Agnès Varda: The Filmmaker as Rigorous Friend

Agnès Varda: The Filmmaker as Rigorous Friend

The usual way to begin writing about Agnès Varda is to take note of her status as the only woman director associated with the French Nouvelle Vague. I’ve done it again just now for what I hope is the last time. Not because it isn’t accurate to place Varda, who died at 90 on Friday, in the company of confrères like François Truffaut and Jean-Luc Godard, but because the habit reflects a distorted view of film history, one that obscures both the singularity of Varda’s career and her place in the pantheon.

We are accustomed — and by “we” I mean ordinary cinephiles, male and female, as well as critics, scholars and list-makers — to thinking about the movie past as a chronicle of boys’ clubs, one new wave of testosterone after another. Women who make their mark behind the camera, as agents rather than objects of its gaze, tend to be seen as anomalies and alibis, special cases rather than central figures. Their existence can be cited as an exception to the sexism that ensures their scarcity, and the master narratives that treat their stories as more than footnotes or sidebars have yet to be written.

[Video highlights from Varda’s career.]

Varda’s work might be the place to start. Not only because of her feminism — which was consistent and complicated, unmistakable and impossible to circumscribe — but also because of her individuality. Like her friend Chris Marker, she made movies that didn’t so much transcend genre categories as ignore them altogether, finding possibilities for expression outside the usual classifications. She alternated between fiction and nonfiction, and also frequently combined them. Her essay films are also memoirs; her personal reflections are also political; her saddest movies are also her liveliest, and vice versa. “Documenteur,” from 1981, combines the word documentary with the French word for “liar.” It’s the masculine version of that word, even though the protagonist (Sabine Mamou) is a woman and the movie incorporates images from a documentary directed by Varda herself.

Some of her best-known films concern the experiences of young women making their way, alone and together, through modern landscapes full of promise and peril: “Cléo From 5 to 7”; “One Sings, the Other Doesn’t”; “Vagabond.” Each of those movies — from 1962, 1977 and 1986 — is an essential document of its decade. But they don’t stand alone. They connect. With one another, with Varda’s other films, with the work of colleagues and friends, with the places and faces that inhabit them.

An introduction to Varda might lead to the discovery of Shirley Clarke and Chantal Akerman, as well as Marker and Godard. The point is not to just to explore the possibility of a counter-canon of women who made films alongside and often in the shadow of male contemporaries, but also to reopen the questions of how we pay attention to movies and what movies invite us to pay attention to.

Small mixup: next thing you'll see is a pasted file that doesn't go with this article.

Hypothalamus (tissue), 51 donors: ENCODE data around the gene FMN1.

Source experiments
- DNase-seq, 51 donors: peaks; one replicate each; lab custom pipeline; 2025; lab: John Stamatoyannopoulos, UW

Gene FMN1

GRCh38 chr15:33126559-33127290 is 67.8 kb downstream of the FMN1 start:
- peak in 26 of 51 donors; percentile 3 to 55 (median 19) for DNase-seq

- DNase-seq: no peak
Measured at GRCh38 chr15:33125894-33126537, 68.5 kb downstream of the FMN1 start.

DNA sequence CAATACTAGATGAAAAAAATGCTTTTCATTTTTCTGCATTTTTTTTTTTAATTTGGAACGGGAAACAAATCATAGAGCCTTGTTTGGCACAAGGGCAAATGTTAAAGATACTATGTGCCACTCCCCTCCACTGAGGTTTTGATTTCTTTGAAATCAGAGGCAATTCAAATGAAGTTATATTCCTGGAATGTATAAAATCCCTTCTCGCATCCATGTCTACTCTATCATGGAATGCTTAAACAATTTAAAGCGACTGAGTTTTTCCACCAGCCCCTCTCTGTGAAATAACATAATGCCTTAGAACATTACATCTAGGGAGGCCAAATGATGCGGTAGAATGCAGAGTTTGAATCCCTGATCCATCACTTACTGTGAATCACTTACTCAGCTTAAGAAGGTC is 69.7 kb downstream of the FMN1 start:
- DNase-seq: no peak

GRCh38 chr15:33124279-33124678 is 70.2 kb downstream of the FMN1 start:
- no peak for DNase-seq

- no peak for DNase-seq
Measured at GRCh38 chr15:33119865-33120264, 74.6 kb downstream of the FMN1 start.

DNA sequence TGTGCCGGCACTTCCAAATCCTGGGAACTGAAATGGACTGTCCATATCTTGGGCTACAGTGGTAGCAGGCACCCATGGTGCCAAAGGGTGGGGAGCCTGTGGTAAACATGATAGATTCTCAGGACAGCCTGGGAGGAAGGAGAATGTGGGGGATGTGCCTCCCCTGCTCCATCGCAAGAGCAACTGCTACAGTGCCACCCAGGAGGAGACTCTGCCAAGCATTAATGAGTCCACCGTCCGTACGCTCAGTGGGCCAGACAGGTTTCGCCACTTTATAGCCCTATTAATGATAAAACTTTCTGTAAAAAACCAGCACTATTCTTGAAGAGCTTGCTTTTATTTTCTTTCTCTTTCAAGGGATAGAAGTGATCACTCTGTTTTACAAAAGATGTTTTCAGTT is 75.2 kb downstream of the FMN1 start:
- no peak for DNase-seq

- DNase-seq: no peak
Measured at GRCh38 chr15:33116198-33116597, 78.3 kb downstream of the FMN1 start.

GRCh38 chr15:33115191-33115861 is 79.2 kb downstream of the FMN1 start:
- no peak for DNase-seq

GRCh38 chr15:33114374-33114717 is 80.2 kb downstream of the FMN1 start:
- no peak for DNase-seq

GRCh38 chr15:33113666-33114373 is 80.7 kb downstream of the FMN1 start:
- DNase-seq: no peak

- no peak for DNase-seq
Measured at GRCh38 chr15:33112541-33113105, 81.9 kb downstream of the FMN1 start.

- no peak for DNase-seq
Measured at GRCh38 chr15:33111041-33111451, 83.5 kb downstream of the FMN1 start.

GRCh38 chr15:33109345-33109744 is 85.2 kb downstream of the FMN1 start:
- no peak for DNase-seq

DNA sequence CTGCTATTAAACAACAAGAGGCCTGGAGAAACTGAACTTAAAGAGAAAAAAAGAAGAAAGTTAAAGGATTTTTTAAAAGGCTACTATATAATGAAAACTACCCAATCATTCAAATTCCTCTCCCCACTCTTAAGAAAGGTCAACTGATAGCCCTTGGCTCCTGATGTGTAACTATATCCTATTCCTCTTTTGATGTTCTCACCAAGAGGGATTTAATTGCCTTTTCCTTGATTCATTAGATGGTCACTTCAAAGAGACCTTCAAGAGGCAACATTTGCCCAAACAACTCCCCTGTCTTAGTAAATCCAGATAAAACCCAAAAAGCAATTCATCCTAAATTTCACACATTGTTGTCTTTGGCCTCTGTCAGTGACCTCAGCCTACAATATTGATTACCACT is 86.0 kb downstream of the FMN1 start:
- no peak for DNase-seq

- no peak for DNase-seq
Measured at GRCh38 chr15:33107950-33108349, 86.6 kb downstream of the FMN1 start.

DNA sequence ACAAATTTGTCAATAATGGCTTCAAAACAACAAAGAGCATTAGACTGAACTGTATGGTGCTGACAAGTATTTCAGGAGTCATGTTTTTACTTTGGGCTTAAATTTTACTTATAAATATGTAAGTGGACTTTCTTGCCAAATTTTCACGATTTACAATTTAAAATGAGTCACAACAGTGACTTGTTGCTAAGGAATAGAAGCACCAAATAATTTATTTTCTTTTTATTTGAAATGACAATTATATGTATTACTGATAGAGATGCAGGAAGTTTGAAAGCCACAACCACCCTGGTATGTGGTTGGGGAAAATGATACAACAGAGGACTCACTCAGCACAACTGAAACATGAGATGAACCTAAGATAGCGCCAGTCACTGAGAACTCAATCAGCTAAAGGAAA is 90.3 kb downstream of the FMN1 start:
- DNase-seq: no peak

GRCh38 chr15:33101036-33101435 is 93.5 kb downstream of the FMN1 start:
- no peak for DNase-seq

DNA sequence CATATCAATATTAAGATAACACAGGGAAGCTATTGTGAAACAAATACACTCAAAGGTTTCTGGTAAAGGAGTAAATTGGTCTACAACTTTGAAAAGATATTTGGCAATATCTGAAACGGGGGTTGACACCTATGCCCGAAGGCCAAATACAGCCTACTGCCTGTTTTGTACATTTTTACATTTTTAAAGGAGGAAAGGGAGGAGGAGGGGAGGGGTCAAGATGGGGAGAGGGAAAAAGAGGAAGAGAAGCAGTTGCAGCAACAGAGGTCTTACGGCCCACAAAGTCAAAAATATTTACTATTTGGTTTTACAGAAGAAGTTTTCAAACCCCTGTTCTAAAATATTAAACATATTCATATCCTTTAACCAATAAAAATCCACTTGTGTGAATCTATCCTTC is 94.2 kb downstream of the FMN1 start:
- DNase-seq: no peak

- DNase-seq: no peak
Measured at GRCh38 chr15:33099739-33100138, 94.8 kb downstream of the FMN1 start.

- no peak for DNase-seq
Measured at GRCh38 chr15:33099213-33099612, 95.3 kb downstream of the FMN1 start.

In Varda’s later films, starting with “The Gleaners and I” (2000), she frequently turned the camera on herself. She was a wonderful presence— playful, candid, impatient and kind — but these movies were not all about her. In putting herself onscreen, turning each feature into its own making-of documentary, she made explicit something we know about movies but often suppress or forget. What we watch is always being shown to us by someone, a person whose authority, whose status as auteur is usually secured by his or her (but mostly his) invisibility.

By putting herself — body, voice and mind — in the frame as she made her way across beaches and marketplaces, Varda insisted that filmmaking could be a kind of companionship, a communal act of looking, wondering and feeling. What makes “The Gleaners and I” and her last feature, “Faces Places” (co-directed with the artist J.R.) so moving is that they create a bond between director and viewer that feels very much like friendship.

I don’t mean this to sound soft or sentimental, or to create a misleading impression of niceness. Friends can be difficult. Friendship is demanding. It is also transformative, and if Varda was among the most welcoming of directors, she was also among the most rigorous and radical. Her movies are intensely personal, which is another way of saying that they are profoundly democratic. That’s the history that needs to be written.

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